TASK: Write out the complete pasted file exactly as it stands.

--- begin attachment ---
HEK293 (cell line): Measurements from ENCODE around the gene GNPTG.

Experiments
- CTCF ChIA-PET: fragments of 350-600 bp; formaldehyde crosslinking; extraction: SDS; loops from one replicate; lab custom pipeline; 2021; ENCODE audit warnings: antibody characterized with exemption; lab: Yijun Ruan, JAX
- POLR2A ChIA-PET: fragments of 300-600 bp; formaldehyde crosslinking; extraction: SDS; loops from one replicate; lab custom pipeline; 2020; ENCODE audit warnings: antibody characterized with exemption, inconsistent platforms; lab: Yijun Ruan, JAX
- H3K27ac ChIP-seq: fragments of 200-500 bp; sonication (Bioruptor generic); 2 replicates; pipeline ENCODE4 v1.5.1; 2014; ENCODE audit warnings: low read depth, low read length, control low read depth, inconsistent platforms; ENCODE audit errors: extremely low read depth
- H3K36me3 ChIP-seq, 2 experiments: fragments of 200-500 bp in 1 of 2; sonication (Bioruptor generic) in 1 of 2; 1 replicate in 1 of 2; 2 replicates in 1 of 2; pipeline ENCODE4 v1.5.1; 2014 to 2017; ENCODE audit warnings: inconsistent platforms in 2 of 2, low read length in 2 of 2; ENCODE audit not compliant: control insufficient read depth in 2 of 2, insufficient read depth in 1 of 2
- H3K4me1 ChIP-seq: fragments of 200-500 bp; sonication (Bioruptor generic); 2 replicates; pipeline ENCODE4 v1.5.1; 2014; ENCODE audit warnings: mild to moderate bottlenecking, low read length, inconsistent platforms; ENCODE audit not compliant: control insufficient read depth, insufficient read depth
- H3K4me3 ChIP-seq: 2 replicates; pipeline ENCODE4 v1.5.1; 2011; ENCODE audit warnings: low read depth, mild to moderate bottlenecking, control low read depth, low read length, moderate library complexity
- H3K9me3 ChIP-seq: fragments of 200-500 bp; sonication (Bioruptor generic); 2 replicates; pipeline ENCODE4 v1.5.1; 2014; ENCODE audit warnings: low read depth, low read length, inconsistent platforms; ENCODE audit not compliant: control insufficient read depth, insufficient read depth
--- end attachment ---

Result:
HEK293 (cell line): Measurements from ENCODE around the gene GNPTG.

Experiments
- CTCF ChIA-PET: fragments of 350-600 bp; formaldehyde crosslinking; extraction: SDS; loops from one replicate; lab custom pipeline; 2021; ENCODE audit warnings: antibody characterized with exemption; lab: Yijun Ruan, JAX
- POLR2A ChIA-PET: fragments of 300-600 bp; formaldehyde crosslinking; extraction: SDS; loops from one replicate; lab custom pipeline; 2020; ENCODE audit warnings: antibody characterized with exemption, inconsistent platforms; lab: Yijun Ruan, JAX
- H3K27ac ChIP-seq: fragments of 200-500 bp; sonication (Bioruptor generic); 2 replicates; pipeline ENCODE4 v1.5.1; 2014; ENCODE audit warnings: low read depth, low read length, control low read depth, inconsistent platforms; ENCODE audit errors: extremely low read depth
- H3K36me3 ChIP-seq, 2 experiments: fragments of 200-500 bp in 1 of 2; sonication (Bioruptor generic) in 1 of 2; 1 replicate in 1 of 2; 2 replicates in 1 of 2; pipeline ENCODE4 v1.5.1; 2014 to 2017; ENCODE audit warnings: inconsistent platforms in 2 of 2, low read length in 2 of 2; ENCODE audit not compliant: control insufficient read depth in 2 of 2, insufficient read depth in 1 of 2
- H3K4me1 ChIP-seq: fragments of 200-500 bp; sonication (Bioruptor generic); 2 replicates; pipeline ENCODE4 v1.5.1; 2014; ENCODE audit warnings: mild to moderate bottlenecking, low read length, inconsistent platforms; ENCODE audit not compliant: control insufficient read depth, insufficient read depth
- H3K4me3 ChIP-seq: 2 replicates; pipeline ENCODE4 v1.5.1; 2011; ENCODE audit warnings: low read depth, mild to moderate bottlenecking, control low read depth, low read length, moderate library complexity
- H3K9me3 ChIP-seq: fragments of 200-500 bp; sonication (Bioruptor generic); 2 replicates; pipeline ENCODE4 v1.5.1; 2014; ENCODE audit warnings: low read depth, low read length, inconsistent platforms; ENCODE audit not compliant: control insufficient read depth, insufficient read depth